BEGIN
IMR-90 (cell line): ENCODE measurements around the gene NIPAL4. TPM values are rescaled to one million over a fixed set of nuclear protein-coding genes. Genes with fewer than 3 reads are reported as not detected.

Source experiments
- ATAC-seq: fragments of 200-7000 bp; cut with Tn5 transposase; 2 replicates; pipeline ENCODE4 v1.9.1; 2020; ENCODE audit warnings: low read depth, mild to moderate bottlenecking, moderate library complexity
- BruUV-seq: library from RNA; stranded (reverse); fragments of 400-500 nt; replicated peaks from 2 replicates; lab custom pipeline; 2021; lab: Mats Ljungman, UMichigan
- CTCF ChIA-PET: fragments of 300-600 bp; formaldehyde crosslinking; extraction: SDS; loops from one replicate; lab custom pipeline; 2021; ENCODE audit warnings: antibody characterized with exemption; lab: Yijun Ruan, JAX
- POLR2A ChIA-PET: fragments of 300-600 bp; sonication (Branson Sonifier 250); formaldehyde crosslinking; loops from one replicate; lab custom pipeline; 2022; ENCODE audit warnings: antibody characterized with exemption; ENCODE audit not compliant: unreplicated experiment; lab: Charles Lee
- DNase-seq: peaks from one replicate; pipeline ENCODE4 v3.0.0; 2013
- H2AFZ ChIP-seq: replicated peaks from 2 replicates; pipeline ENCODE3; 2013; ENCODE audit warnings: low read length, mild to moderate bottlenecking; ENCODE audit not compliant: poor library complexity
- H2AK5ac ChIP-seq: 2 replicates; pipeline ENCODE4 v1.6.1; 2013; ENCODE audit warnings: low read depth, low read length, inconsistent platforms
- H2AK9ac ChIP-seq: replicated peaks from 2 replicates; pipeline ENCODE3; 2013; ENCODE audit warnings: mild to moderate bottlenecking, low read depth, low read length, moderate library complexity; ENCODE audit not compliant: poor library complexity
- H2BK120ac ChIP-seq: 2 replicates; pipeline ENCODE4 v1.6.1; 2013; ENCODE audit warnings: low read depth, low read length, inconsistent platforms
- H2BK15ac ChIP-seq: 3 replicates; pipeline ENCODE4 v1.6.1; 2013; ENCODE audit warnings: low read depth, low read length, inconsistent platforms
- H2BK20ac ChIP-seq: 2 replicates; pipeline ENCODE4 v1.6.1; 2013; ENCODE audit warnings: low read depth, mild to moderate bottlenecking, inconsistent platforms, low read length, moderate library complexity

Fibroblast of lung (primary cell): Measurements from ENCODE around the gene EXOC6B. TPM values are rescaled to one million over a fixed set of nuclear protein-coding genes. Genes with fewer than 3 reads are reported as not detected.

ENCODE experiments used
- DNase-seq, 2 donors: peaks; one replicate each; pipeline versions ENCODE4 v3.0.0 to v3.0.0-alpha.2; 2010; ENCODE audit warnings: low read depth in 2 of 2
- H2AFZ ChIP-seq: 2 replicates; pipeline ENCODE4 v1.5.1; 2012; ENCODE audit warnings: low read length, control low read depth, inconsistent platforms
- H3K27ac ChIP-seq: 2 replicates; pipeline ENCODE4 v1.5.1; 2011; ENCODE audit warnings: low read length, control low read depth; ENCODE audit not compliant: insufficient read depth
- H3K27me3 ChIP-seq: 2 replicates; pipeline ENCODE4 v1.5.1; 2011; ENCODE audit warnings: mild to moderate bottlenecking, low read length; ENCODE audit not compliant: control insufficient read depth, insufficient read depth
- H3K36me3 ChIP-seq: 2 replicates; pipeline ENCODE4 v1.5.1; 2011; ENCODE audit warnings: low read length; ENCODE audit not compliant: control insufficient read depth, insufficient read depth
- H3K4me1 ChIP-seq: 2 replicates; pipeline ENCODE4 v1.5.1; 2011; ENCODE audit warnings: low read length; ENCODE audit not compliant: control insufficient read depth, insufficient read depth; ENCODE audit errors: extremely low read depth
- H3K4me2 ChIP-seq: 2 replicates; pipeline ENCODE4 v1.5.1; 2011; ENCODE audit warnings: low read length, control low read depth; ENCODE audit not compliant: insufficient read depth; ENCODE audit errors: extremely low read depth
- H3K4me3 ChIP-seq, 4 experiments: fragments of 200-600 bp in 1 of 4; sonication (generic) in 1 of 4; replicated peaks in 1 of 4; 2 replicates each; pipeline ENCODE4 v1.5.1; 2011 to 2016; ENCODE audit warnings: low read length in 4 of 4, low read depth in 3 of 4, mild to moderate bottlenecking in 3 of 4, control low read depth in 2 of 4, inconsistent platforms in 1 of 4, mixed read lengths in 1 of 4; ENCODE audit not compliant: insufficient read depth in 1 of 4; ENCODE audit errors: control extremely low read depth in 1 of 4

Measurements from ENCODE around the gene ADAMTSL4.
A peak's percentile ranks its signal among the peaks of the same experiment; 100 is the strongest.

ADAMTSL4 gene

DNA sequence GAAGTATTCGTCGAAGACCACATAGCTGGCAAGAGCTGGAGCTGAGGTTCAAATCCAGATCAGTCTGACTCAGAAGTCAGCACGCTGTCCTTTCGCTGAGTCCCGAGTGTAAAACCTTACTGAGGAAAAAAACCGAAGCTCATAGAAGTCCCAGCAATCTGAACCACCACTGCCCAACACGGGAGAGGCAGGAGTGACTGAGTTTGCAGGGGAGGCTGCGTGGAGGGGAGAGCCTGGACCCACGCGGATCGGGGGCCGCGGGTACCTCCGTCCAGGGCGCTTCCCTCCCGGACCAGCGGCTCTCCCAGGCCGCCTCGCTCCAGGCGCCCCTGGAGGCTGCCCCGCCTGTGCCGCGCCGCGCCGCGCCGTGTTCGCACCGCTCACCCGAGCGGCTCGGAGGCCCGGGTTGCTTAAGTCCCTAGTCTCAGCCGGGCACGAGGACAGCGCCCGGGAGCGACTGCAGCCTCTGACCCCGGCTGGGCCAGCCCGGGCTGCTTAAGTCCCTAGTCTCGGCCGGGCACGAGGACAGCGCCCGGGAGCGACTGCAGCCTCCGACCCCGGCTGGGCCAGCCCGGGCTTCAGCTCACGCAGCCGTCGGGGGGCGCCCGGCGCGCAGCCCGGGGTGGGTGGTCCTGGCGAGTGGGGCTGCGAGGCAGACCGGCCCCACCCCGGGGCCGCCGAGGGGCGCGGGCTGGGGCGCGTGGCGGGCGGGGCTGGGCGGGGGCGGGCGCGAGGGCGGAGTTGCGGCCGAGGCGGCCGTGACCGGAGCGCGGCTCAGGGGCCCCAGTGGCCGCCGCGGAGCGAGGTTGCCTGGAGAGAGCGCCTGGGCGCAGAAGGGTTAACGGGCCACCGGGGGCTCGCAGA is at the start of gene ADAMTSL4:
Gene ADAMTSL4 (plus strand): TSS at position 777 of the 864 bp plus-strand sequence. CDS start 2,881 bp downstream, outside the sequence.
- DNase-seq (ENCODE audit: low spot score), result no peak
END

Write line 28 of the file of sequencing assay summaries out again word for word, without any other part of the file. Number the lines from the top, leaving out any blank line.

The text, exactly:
Gene ADAMTSL4 (plus strand): TSS at position 777 of the 864 bp plus-strand sequence. CDS start 2,881 bp downstream, outside the sequence.